S-Town: The Life and Times of an Alabamian Horologist

By Caley Bawden

Warning: contains spoilers.

To say that I was excited for the release of S-Town is an understatement. Over the years, I have amassed an embarrassingly large number of podcasts that I listen to weekly, chief amongst them being the much lauded This American Life, the editorial home of S-Town’s producers and editorial advisors, including Brian Reed, Julie Snyder, Sarah Koenig, Ira Glass, and Neil Drumming.

My podcast fixation often finds itself in the genre of true crime. I have listened to a whole range, from Serial Season 1 (one I’ve listened to probably one too many times), to Stranglers, Crimetown, Up and Vanished, My Favourite Murder, Bowraville, Phoebe’s Fall, Searching for Rachel Antonio, and Casefile, among others.

When the news of S-Town’s release emerged, I expected it would be added to this list. I pored over the beautifully crafted trailer, anticipating a Serial (Season 1) type murder mystery in which Brian Reed uncovered the real truth about a murder in America’s deep south.

S-Town begins under this guise, as Brian Reed sets out to investigate a suspected murder in Woodstock, Alabama upon the request of one John B McLemore, an eccentric antique clock repairer who has lived in Woodstock (“shit-town”) for his whole life. Chapters I and II present as Reed going about this investigation, but upon closer listening, the host is actually setting the scene of shit-town Alabama, and introducing listeners to its residents, the persona of McLemore eclipsing all others.

The feeling of anticlimax that listeners experience midway through Chapter II, when it is revealed that no murder has occurred, is quickly overtaken by the jarring news that McLemore has suicided. By this point in S-Town, the audience has been so transfixed (even endeared) by McLemore, that the twist feels genuinely devastating. Reed’s voice conveys authentic emotion, as both the tense and tone of the story changes. Listeners feel like voyeurs, as they are privy to conversations between Reed and the people he has come to know as friends.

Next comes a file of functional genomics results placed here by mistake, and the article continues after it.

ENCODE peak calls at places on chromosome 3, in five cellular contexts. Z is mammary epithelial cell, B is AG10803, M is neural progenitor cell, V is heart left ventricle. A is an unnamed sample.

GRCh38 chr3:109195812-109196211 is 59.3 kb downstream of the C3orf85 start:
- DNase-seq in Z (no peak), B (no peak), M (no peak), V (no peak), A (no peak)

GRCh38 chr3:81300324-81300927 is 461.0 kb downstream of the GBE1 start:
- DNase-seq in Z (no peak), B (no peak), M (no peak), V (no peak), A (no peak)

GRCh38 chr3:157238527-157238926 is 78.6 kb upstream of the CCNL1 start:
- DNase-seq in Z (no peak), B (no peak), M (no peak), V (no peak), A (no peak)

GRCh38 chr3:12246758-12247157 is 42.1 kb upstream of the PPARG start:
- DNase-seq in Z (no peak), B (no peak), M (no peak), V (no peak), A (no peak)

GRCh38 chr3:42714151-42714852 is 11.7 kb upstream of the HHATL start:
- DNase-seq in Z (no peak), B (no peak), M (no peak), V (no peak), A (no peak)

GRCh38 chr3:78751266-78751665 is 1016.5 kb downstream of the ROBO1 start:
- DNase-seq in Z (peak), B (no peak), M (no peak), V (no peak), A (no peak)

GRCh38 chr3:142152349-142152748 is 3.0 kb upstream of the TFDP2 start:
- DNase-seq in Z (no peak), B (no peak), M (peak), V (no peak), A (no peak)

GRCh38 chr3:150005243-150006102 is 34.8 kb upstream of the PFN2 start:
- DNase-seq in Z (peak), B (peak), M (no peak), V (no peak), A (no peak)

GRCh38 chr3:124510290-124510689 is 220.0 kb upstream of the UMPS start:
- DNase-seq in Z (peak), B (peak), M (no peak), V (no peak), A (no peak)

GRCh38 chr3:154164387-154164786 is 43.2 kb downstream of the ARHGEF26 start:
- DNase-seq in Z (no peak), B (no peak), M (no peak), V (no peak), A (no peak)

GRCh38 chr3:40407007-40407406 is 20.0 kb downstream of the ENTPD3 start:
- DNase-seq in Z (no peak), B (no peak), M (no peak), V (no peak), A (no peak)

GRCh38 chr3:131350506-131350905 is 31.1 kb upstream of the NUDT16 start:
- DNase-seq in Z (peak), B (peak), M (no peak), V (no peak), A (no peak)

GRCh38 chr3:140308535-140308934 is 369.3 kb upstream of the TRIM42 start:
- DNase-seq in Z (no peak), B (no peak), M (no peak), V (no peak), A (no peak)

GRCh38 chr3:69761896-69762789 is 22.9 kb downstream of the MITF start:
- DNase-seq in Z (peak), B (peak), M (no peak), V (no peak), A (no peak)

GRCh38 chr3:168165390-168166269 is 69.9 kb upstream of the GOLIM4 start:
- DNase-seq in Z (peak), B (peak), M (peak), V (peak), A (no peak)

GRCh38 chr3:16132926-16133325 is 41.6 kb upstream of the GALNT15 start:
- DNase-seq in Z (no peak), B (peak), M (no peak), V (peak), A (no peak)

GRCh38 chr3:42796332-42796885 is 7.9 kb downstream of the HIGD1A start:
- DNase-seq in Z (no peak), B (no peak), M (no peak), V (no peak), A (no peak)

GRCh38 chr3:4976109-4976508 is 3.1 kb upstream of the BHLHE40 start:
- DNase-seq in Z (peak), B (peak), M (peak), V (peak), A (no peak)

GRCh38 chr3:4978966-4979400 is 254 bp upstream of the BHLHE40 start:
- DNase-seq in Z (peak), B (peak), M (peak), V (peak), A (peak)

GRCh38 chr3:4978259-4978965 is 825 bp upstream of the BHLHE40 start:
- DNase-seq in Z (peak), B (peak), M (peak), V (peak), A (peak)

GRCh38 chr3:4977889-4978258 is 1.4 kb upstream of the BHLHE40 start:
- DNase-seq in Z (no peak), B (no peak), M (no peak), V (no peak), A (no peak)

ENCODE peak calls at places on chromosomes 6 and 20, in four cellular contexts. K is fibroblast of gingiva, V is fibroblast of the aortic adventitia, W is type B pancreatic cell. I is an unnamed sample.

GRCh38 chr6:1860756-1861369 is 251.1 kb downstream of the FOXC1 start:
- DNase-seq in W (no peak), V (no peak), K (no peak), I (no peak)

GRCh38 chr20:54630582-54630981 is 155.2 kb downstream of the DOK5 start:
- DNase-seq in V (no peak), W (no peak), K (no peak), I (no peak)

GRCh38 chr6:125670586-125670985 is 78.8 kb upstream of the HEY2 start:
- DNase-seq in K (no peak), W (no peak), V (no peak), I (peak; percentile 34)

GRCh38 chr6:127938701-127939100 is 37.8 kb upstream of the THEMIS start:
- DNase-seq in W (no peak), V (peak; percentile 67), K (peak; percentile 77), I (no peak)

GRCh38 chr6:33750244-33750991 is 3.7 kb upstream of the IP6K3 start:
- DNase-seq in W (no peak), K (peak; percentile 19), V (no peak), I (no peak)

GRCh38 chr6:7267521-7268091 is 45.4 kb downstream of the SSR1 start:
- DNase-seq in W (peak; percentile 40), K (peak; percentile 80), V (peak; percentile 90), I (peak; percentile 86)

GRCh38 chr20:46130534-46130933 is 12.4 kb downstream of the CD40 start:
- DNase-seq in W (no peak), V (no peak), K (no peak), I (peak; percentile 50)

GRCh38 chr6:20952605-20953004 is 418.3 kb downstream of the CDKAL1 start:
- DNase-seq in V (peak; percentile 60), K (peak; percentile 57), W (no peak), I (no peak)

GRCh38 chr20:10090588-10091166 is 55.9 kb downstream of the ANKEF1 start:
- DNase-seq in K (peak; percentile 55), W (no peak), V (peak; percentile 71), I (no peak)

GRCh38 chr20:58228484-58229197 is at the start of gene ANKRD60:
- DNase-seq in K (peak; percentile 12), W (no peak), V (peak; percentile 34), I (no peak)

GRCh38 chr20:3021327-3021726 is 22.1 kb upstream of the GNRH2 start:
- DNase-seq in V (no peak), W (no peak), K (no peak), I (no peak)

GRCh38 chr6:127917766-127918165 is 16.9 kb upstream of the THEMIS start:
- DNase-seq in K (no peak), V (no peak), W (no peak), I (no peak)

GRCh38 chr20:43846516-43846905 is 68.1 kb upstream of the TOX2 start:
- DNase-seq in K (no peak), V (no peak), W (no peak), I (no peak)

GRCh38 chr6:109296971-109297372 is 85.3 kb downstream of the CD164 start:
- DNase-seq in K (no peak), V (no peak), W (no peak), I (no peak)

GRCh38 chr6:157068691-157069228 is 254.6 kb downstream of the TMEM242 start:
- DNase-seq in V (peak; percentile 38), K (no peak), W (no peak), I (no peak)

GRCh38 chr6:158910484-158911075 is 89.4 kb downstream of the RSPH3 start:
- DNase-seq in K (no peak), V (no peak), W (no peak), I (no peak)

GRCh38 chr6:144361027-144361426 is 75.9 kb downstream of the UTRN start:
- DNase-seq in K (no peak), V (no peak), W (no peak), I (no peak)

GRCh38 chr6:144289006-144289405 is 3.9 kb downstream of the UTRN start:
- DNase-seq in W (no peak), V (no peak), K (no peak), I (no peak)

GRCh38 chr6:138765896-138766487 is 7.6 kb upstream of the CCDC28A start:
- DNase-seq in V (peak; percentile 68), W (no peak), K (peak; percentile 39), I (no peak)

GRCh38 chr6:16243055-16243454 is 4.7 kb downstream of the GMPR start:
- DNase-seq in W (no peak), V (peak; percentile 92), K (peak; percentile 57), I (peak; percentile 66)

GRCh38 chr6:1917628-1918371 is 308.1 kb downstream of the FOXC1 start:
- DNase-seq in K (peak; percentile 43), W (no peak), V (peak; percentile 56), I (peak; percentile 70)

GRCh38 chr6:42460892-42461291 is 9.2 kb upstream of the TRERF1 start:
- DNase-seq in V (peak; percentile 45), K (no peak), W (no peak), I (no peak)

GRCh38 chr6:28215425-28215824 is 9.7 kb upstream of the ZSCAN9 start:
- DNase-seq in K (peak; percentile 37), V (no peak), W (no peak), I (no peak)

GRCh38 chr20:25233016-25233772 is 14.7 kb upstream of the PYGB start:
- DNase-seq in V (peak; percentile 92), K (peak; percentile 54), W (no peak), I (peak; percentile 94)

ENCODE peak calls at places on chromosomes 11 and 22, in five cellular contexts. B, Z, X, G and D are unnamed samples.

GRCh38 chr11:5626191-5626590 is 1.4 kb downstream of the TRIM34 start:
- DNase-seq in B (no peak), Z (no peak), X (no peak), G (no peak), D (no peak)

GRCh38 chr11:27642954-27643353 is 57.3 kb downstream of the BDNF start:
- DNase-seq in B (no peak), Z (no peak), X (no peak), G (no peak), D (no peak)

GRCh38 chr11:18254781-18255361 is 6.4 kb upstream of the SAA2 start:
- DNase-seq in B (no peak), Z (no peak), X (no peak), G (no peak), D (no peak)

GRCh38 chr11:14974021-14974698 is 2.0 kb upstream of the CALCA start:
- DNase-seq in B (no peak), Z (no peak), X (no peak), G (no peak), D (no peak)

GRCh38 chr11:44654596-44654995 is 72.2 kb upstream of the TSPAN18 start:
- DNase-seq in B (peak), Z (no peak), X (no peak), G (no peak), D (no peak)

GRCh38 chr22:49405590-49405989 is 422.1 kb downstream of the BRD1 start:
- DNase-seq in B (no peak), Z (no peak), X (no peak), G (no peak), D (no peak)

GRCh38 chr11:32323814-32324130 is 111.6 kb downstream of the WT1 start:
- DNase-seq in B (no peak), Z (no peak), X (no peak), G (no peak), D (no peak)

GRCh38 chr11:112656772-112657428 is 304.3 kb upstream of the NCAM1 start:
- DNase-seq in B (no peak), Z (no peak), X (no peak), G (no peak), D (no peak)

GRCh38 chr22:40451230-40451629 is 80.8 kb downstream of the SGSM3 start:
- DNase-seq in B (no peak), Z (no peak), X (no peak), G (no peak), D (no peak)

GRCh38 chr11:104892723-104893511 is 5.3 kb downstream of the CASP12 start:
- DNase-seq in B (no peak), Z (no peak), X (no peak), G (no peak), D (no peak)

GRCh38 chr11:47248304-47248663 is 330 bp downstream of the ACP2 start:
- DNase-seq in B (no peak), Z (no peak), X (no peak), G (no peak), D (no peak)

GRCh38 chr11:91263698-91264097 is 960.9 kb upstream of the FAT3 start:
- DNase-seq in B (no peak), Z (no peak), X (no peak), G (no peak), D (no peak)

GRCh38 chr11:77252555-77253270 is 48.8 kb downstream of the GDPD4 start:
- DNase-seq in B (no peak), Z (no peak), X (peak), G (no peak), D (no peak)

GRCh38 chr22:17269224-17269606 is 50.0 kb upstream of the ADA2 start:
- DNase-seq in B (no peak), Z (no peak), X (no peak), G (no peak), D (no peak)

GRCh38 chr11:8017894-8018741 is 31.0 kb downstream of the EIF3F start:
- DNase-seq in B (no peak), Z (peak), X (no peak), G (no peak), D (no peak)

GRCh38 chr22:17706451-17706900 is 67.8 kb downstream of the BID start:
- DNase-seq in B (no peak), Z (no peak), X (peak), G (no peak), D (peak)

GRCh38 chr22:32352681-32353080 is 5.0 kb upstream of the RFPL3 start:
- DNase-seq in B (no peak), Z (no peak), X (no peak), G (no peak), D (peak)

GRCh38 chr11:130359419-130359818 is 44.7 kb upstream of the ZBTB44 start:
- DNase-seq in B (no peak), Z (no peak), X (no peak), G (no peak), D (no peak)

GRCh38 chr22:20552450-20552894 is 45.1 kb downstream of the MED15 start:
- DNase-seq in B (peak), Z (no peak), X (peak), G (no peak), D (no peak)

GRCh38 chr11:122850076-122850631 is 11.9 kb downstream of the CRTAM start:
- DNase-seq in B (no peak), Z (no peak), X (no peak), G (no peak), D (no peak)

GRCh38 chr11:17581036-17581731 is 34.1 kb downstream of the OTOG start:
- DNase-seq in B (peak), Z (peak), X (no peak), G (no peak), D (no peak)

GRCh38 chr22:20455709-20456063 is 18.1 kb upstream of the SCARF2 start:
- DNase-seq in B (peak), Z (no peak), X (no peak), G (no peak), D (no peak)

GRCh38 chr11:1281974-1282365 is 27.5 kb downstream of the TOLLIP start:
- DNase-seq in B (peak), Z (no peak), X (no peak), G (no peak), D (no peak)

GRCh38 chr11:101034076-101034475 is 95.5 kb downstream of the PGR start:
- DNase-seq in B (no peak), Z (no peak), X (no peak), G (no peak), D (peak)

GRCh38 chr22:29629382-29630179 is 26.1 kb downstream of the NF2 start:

The subsequent five chapters of S-Town centre on Reed trying to understand the life and death of John B McLemore. Within this pursuit, Reed investigates the events preceding McLemore’s death, the motives of the individuals competing for McLemore’s estate, and the diverse and complex facets of McLemore’s personality and life. S-Town functions as an expose of McLemore’s sexuality, mental health, and compassion for those around him.

The interviews with McLemore’s acquaintances are equal parts touching, confronting, and frustrating. Unedited crass language and humour cuts through each episode (you’re unlikely to hear the terms “gooch meat” and “titty rings” in another podcast of this calibre). Amidst this, listeners are struck by the love that McLemore’s friends had for him, and are saddened that McLemore could feel so lonely and hopeless in the midst of it.

The order in which Reed reveals details of McLemore, and the pacing at which this occurs, is reminiscent of repairing a difficult clock, taking stock of witness marks. The listener is transfixed by McLemore himself – his secrets, his potential – and is enticed to try and make sense of his brokenness and brilliance. The portrayal is done with the utmost empathy, befitting a man who so obviously ached with the injustice of the world and society’s ignorance in the face of it.

It is unsurprising that others have likened the narrative style to that of a novel. Reed and the editorial team invoke subtle story-telling techniques throughout the series that have rarely been featured in a podcast format. The story is at times non-linear, circular, and meandering, creating a vague feeling of confusion and unrest for the listener, which ultimately emphasises the complexity of McLemore, and the confusion he likely felt as he struggled with mental illness.

The motifs of sundials and clocks stand out within the story, providing a comfortable segue into discussions of death and the shortness of time.

To me, the most striking narrative technique employed by the creators was in leaving S-Town feeling unfinished upon its conclusion, with many questions about McLemore and the people surrounding him left unanswered. I suspect that this may have been a deliberate attempt on behalf of the creators – the injustice and frustration of an unfinished story (notably what happened to Tyler Goodson) mirroring the injustice and frustration of a brilliant life cut short.

Some listeners will struggle with the intrusion that S-Town is into McLemore’s life. Whilst the extent of the personal details revealed in S-Town feels uncomfortable, McLemore having lived life so guarded and having so recently departed, in exposing McLemore so completely, S-Town does something that Serial, and many podcasts of its ilk, has not done. It glorifies the most complex, maddening, and fulfilling mystery of all: a human life. Violence, sex, betrayal, love, and greed are not the centrepiece of this story, but are incidental facts to the subject of the narrative. It is John B McLemore, and S-Town’s singular focus on his very self, that makes S-Town such a memorable and beautiful piece of storytelling.